Trade Strategy is a Proper Part of National Security

Journal of Political Risk, Vol. 7, No. 6, June 2018 

By William R. Hawkins

Chinese-chartered merchant ship Cosco Shipping Panama crosses the new Cocoli Locks during the inauguration of the Panama Canal expansion in Panama City on June 26, 2016. A giant Chinese-chartered freighter nudged its way into the expanded Panama Canal on Sunday to mark the completion of nearly a decade of work forecast to boost global trade. Photo: JOHAN ORDONEZ/AFP/Getty Images.

On June 4, the Koch brothers (Charles and David) announced the launch of a “multi-year, multimillion-dollar” campaign against the tariffs and trade restrictions imposed by the Trump administration; especially those levied on China. The billionaire brothers are regularly called “conservatives” because they make large campaign donations to Republican candidates. But they are not conservatives; they are libertarians, a very different breed of cat. And their donations to the GOP are meant to sway the party in their ideological direction, not merely support it. The liberal media tries to tarnish conservatism by placing libertarians on “the Right” even though this is not their intellectual origin. This is done to further the left-wing narrative that “conservatives” are self-interested, greedy individuals who are enemies of organized society and the common good. This is true for libertarians, who doubt the very legitimacy of the nation-state or the “higher” norms of society. Too often they define right and wrong on the basis of whether it turns a profit.

Unfortunately, many putative conservatives buy into this sophistry because they think they are defending “capitalism.” And then there are those who use the defense of capitalism as justification for accepting “contributions” from sources like the Kochs. Having worked on Capital Hill, I saw plenty of Members with virtual “For Sale” signs around their necks. Retiring Sen. Bob Corker (R-TN) has authored legislation to require that trade actions taken on national security grounds by the President be submitted to Congress for approval. It has the support of libertarian Senators Mike Lee (R-UT), Jeff Flake (R-AZ) and Ben Sasse (R-NE), among others (including some Democrats). Its practical effect will be to open doors even wider for corporate lobbyists wanting to build a wall between trade and security concerns.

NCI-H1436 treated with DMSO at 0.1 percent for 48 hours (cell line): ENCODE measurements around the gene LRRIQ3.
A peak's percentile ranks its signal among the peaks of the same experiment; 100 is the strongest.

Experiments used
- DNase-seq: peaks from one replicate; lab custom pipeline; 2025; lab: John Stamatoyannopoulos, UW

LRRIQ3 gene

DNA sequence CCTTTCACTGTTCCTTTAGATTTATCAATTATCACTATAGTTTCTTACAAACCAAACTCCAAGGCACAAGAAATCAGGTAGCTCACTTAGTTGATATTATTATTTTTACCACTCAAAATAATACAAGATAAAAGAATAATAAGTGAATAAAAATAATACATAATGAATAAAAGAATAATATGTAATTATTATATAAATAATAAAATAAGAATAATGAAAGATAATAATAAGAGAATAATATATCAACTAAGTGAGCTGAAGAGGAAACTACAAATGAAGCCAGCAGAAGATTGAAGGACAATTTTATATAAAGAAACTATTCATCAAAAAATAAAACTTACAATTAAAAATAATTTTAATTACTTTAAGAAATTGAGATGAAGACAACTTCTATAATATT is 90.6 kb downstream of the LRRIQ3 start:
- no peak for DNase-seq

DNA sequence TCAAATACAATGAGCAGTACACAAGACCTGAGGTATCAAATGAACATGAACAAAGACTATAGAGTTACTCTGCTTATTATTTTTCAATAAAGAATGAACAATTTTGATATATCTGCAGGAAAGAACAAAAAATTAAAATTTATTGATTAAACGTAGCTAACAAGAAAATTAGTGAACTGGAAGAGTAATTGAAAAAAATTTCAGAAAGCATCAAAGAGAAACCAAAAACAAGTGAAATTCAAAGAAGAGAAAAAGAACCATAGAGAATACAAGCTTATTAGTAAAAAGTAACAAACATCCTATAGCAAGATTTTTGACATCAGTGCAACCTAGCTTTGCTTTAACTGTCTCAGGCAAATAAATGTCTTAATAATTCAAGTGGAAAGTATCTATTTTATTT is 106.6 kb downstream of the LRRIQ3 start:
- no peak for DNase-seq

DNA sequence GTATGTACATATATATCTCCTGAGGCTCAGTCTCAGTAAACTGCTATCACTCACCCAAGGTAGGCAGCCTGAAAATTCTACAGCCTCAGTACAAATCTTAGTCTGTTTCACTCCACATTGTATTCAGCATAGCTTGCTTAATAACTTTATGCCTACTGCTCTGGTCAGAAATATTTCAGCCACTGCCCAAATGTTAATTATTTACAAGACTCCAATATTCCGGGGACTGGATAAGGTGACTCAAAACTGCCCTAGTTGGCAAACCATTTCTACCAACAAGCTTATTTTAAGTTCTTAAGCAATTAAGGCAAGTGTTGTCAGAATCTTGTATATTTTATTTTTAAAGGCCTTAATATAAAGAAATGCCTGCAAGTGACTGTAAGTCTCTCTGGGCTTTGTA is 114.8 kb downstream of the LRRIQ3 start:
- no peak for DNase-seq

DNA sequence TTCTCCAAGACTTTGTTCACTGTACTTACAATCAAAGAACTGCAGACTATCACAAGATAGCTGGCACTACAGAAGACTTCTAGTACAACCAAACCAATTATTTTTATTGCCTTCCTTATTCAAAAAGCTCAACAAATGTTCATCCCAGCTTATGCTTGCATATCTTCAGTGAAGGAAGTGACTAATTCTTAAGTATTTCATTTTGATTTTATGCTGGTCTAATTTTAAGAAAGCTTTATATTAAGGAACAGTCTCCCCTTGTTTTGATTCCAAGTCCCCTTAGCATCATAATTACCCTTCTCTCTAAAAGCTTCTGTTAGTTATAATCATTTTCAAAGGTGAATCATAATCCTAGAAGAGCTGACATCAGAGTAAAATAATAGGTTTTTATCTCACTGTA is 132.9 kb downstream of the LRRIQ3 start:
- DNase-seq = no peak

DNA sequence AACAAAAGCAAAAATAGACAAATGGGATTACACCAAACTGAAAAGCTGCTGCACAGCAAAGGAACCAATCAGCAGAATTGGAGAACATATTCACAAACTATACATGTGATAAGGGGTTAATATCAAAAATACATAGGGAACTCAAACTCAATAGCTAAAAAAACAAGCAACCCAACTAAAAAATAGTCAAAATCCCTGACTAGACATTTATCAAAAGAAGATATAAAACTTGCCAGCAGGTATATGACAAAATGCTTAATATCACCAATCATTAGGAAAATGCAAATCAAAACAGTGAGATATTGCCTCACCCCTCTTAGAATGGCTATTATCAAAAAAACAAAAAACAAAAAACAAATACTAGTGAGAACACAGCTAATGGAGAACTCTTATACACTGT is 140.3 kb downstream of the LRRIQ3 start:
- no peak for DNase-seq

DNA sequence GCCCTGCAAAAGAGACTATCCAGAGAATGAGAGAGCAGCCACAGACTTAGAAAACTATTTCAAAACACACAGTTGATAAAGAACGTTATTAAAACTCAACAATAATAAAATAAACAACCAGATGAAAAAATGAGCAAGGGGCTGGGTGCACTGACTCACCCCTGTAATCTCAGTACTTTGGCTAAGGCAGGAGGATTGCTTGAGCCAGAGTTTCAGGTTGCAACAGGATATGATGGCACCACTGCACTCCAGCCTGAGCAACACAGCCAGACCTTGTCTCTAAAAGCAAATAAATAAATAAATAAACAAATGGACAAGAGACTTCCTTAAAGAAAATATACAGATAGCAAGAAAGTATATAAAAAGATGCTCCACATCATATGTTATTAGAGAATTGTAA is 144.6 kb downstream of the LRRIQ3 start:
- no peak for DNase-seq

Section 232 of the Trade Expansion Act of 1962, the target of Corker’s bill, gives the Executive branch the authority to “determine the effects on the national security of imports.” Imports in strategic sectors can diminish the capacity or independence of the defense industrial base. It was meant to put such issues above the special interests that dominate Congress, entrusting the Executive to act in the national interest. Libertarian prophets backed by business profits oppose elevating community above commerce. After all, what is “free trade” supposed to be “free” from? Government “interference” even in support of the country’s defense. The largest firms are now “transnational” and talk about a “global” rather than an “international” economy.

Now I’m a great believer in capitalism as the most productive and natural approach to advancing material progress; which is how I taught economics back in the day. However, it is still a human activity and subject to human foibles, which is why it must be harnessed to serve the national community.

There have been many examples showing the rogue nature of some business firms that exhibit no loyalty to this (or any) country. Consider Google, a corporation that is so large and rich its leaders seem to think it is outside (even above) society. Recently, it ended its contract to work on artificial intelligence (AI) for Project Maven, a Defense Department program for analyzing drone imaging. It is pulling back on Pentagon business for supposedly “ethical” reasons. Yet, it is opening an AI research facility in China, where it expects to profit from  helping a major American rival expand its capabilities.

International economics cannot be separated from the rest of international relations and put in an autonomous box where external consequences are to be ignored. Commerce must be under state control, with the state in the hands of those who understand their higher duty to the national interest and to shaping those factors which affect the world balance of power.

As the great socio-economist Joseph Schumpeter wrote in Capitalism, Socialism, and Democracy, “We have seen that the industrialist and merchant, as far as they are entrepreneurs, also fill a function of leadership. But economic leadership of this type does not readily expand, like the medieval lord’s military leadership, into the leadership of nations. On the contrary, the ledger and the cost calculation absorb and confine. The inference is obvious: barring such exceptional conditions, the bourgeois class is ill equipped to face the problems, both domestic and international, that have normally to be faced by a country of any importance.”

Ironically, it is a billionaire businessman who is our best hope of being the “master” Schumpeter called for to harness the rogue capitalists before they bring down their own system by subverting their homeland. President Donald Trump has risen above his origins under “exceptional conditions” to become a nationalist. His success will, among other things, hopefully reform conservatism, which has been trending badly in recent decades due to libertarian infiltration. What must be “conserved” is the prosperity and security of America.

William R. Hawkins is a consultant specializing in economic and national security issues. He is a former economics professor and Republican staff member on the U.S. House Foreign Affairs Committee. JPR Status: Opinion.